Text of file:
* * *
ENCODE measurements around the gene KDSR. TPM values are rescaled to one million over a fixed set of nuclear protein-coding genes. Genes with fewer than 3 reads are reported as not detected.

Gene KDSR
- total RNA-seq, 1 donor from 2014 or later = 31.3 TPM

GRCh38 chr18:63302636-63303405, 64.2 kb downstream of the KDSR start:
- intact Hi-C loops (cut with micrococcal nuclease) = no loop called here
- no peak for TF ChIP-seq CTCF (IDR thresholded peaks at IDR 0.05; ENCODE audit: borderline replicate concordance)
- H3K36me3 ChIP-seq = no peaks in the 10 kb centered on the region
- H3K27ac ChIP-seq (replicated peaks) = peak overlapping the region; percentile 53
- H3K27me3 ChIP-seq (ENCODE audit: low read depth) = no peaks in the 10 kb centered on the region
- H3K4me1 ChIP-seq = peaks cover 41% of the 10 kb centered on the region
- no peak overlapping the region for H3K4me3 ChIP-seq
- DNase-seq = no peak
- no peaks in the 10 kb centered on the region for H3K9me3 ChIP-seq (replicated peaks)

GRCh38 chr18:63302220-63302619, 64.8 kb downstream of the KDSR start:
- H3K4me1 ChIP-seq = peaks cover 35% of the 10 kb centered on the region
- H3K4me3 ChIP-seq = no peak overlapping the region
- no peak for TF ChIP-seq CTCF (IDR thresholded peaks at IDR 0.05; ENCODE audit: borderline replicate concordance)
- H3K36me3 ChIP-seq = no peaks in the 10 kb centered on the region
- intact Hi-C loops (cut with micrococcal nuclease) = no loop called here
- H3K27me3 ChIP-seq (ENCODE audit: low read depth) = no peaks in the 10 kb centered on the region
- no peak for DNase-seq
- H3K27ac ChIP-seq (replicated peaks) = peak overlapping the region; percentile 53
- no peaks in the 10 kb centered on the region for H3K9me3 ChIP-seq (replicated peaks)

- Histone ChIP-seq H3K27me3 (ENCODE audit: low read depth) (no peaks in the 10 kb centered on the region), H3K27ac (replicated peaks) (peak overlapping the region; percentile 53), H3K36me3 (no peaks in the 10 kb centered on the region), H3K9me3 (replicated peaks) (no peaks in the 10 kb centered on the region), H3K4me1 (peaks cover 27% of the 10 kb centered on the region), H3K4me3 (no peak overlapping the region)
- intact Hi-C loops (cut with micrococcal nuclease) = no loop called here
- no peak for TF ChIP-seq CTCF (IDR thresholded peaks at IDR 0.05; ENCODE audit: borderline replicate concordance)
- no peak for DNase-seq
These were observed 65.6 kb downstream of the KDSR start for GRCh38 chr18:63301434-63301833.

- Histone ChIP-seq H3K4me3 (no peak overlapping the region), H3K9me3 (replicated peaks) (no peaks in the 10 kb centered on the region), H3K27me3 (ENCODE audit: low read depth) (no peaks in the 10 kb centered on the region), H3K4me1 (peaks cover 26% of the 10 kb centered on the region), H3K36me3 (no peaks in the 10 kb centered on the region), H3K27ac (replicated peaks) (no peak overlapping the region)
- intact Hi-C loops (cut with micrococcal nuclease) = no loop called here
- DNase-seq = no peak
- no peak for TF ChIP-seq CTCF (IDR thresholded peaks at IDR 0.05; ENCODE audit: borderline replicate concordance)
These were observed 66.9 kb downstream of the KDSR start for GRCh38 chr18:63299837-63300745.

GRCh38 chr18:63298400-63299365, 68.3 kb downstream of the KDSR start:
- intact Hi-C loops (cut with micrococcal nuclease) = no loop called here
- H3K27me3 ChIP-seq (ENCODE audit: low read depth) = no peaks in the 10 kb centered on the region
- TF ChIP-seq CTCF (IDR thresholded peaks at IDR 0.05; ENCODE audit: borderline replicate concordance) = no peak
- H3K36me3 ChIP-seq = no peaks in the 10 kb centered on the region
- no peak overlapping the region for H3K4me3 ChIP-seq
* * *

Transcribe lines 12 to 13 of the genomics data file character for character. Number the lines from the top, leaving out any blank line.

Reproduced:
- DNase-seq = no peak
- no peaks in the 10 kb centered on the region for H3K9me3 ChIP-seq (replicated peaks)